POSTED: 5:12 a.m. HST, Aug 9, 2012
LAST UPDATED: 5:34 a.m. HST, Aug 9, 2012
MANILA, Philippines >> Thousands of Filipinos shoveled muck and debris from flood-ravaged homes, shops and roads under a shining sun Thursday after nearly two weeks of nonstop rain shut down the capital and forced hundreds of thousands to flee from the deluge.
At least 23 people died and nearly 2 million people were affected by Manila's worst flooding since 2009. More than half of the sprawling metropolis of 12 million was submerged at the peak, and schools and offices have been closed for days.
Under a hot sun Thursday as the rain finally stopped, residents began to fix disheveled homes and stores in flood-hit communities that resembled a wasteland littered with mud-caked garbage. Some of the displaced in still-crowded evacuation centers have begun to trickle back to neighborhoods, where floodwaters have subsided, Social Welfare Secretary Dinky Soliman said, but more than 314,000 people remained in hundreds of evacuation centers in Manila and outlying provinces.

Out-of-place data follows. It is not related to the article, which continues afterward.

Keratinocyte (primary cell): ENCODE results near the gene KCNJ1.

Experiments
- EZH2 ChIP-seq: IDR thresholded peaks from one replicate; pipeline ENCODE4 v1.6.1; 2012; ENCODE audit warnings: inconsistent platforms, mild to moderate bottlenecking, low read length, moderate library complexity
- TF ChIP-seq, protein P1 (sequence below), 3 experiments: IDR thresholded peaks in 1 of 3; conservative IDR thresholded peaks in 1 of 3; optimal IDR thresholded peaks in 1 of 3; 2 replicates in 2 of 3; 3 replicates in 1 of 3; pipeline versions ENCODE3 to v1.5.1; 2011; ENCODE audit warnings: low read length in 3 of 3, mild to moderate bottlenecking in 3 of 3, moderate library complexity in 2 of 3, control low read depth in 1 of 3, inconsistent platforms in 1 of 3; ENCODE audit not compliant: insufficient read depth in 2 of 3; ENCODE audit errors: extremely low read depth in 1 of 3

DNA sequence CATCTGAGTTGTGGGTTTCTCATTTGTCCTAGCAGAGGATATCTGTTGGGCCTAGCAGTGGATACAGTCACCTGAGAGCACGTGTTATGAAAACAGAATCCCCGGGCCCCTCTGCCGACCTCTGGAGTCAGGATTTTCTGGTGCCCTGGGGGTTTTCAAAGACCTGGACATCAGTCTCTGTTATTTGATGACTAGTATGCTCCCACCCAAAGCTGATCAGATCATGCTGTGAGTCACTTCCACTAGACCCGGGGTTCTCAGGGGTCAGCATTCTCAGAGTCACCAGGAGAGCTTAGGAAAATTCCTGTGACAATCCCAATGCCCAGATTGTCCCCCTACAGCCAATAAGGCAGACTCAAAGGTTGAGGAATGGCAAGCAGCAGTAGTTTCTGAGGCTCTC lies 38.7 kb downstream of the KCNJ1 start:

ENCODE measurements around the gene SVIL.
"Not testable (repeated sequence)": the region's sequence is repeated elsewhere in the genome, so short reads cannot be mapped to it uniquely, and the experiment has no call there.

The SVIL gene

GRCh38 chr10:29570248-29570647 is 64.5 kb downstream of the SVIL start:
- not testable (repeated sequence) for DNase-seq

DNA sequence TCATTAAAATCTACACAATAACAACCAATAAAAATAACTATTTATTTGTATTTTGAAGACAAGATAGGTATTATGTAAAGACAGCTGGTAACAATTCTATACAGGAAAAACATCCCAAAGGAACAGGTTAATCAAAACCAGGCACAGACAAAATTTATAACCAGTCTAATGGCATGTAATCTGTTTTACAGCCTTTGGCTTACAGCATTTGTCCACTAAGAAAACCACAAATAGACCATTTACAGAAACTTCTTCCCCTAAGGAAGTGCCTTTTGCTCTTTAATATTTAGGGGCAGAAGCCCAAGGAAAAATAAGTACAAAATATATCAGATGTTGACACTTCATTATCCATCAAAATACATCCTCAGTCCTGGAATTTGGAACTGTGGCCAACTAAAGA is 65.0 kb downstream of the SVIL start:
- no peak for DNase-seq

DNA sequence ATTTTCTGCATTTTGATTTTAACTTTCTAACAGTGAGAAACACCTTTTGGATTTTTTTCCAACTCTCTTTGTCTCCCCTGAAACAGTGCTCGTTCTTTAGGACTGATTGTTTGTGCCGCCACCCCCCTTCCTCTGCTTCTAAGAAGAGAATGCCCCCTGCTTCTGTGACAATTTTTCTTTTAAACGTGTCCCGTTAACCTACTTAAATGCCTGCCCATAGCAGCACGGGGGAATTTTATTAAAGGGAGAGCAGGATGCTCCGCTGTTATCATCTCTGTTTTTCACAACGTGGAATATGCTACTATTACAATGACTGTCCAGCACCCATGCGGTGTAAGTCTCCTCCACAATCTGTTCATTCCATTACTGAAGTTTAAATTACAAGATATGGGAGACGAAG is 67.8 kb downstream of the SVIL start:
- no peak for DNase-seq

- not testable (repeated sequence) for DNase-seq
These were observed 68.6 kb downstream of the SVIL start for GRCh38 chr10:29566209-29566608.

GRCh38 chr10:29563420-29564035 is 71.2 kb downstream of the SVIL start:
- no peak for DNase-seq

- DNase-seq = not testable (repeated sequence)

"We were totally washed out," said Rudy Aquino, a flower shop owner along Araneta Avenue, where more than three meters (10 feet) of rampaging floodwaters swamped everything and carried all sorts of trash and even a wayward cargo truck.
Aquino, whose shop also was hit by the more massive flashflood in 2009, was moving to a safer location when the deluge engulfed his business on Tuesday and again late Wednesday when floodwaters rose again. As he tried to rise from the latest onslaught, a fresh supply of red orchids arrived at his shop Thursday as he and staff were cleaning up.
Even though the weather has cleared, the government was busy with rescue and relief work in the worst-hit areas, especially along swollen rivers and coastal communities. In hard-hit Marikina city in the capital, rescuers on rubber boats floated down still-flooded streets to reach thousands of residents marooned in submerged houses along the Marikina River.
After the rains stopped, thousands of shoppers descended on grocery stores to stack up on food and other supplies.